At the same time, courts are certainly limited to “those terms upon which the parties themselves have mutually agreed.” Indeed, apart from such mutual agreement, no enforceable contract exists between the parties. And settlement agreements must meet the same requirements of formation and enforceability as other contracts. Thus, an answer to an offer “will not amount to an acceptance, so as to result in a contract, unless it is unconditional and identical with the terms of the offer.” The offer must be accepted “unequivocally and without variance of any sort.” And if a purported acceptance of the plaintiff's settlement offer imposes any new conditions, it constitutes a counteroffer rather than an acceptance. Nevertheless, when determining whether a purported acceptance imposes conditions rendering it a counteroffer, “our courts have drawn a distinction for ‘precatory words,’ ” which are words “whose ordinary significance imports entreaty, recommendation, or expectation rather than mandatory direction.” Finally, we note that the party asserting the existence of a contract has the burden of proving its existence and its terms. With the foregoing principles in mind, we turn now to the Shermans' argument on appeal.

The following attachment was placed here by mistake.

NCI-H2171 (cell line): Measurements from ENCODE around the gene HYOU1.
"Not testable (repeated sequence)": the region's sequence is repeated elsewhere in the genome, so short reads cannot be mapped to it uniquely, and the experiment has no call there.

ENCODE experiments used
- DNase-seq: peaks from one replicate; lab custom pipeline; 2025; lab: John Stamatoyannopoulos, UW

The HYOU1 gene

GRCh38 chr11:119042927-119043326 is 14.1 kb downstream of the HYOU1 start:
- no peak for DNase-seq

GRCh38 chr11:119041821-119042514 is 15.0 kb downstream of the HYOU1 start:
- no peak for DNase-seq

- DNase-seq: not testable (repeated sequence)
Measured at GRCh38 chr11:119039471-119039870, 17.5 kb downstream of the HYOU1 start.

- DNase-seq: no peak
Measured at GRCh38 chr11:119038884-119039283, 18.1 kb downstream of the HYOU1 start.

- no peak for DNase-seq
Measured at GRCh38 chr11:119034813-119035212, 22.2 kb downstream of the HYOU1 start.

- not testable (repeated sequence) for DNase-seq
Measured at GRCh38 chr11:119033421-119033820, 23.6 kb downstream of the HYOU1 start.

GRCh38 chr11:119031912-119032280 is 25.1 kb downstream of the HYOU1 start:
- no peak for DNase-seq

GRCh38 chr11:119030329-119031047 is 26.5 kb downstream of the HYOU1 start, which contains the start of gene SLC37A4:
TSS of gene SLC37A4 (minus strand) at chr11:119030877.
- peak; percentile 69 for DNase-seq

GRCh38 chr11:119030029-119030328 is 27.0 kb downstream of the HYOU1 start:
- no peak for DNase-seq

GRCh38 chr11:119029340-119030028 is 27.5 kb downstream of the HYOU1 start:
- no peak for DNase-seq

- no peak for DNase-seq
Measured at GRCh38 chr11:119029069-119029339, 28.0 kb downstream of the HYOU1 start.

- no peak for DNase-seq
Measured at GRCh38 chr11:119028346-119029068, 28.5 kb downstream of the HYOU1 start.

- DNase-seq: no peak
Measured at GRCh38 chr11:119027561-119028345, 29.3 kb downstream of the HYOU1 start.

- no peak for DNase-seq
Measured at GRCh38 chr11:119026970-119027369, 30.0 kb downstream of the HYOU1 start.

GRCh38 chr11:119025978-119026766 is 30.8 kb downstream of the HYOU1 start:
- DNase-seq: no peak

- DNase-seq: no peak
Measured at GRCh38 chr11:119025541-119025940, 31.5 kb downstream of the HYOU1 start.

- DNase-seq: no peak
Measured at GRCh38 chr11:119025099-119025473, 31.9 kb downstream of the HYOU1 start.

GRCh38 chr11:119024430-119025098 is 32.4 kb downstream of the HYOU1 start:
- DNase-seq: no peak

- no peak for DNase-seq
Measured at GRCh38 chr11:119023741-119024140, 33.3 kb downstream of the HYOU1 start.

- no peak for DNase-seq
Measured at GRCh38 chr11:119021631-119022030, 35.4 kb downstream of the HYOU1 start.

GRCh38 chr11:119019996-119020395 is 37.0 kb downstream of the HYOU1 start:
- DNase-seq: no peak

.Id. at 696–97, 446 S.E.2d 199 (punctuation omitted).
.Id. at 697, 446 S.E.2d 199.
.Id. (punctuation omitted).
.Id. (punctuation omitted).
The Shermans contend that the Dickeys' insertion of statutory-lien-affidavit language into a proposed limited-liability release rendered their purported acceptance a counteroffer. But the record reflects that the Dickeys repeatedly invited changes to the proposed release and feedback regarding any concerns the Shermans might have, and we discern nothing to suggest that the Dickeys intended for the release to constitute a counteroffer or that the Shermans were required to sign that particular release to effectuate settlement. And it is well settled that the mere inclusion of a release form that is unacceptable to the plaintiff “does not alter the fact that a meeting of the minds has occurred with regard to the terms of the settlement.” Furthermore, the inclusion of the statutory-lien affidavit sought only to confirm an assertion that had previously been made by the Shermans' attorney— i.e., that there were no known healthcare-provider liens. Accordingly, the trial court did not err in determining that a binding settlement agreement was reached and granting summary judgment to the Dickeys.